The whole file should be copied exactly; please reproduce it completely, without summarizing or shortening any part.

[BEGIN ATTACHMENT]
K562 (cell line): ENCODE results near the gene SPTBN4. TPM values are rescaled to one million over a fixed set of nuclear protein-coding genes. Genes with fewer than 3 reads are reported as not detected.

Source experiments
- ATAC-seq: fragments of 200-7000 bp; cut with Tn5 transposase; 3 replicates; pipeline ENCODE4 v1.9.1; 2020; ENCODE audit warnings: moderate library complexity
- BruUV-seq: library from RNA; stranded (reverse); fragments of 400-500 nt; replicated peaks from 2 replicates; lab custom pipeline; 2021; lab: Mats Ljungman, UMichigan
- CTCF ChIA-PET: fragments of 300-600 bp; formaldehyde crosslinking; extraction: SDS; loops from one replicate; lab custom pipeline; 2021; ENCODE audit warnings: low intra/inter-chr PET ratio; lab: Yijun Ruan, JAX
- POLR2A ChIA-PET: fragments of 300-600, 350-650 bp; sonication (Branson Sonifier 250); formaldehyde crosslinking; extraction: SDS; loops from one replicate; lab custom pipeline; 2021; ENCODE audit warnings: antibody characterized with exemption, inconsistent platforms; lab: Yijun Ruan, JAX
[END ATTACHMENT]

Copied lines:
K562 (cell line): ENCODE results near the gene SPTBN4. TPM values are rescaled to one million over a fixed set of nuclear protein-coding genes. Genes with fewer than 3 reads are reported as not detected.

Source experiments
- ATAC-seq: fragments of 200-7000 bp; cut with Tn5 transposase; 3 replicates; pipeline ENCODE4 v1.9.1; 2020; ENCODE audit warnings: moderate library complexity
- BruUV-seq: library from RNA; stranded (reverse); fragments of 400-500 nt; replicated peaks from 2 replicates; lab custom pipeline; 2021; lab: Mats Ljungman, UMichigan
- CTCF ChIA-PET: fragments of 300-600 bp; formaldehyde crosslinking; extraction: SDS; loops from one replicate; lab custom pipeline; 2021; ENCODE audit warnings: low intra/inter-chr PET ratio; lab: Yijun Ruan, JAX
- POLR2A ChIA-PET: fragments of 300-600, 350-650 bp; sonication (Branson Sonifier 250); formaldehyde crosslinking; extraction: SDS; loops from one replicate; lab custom pipeline; 2021; ENCODE audit warnings: antibody characterized with exemption, inconsistent platforms; lab: Yijun Ruan, JAX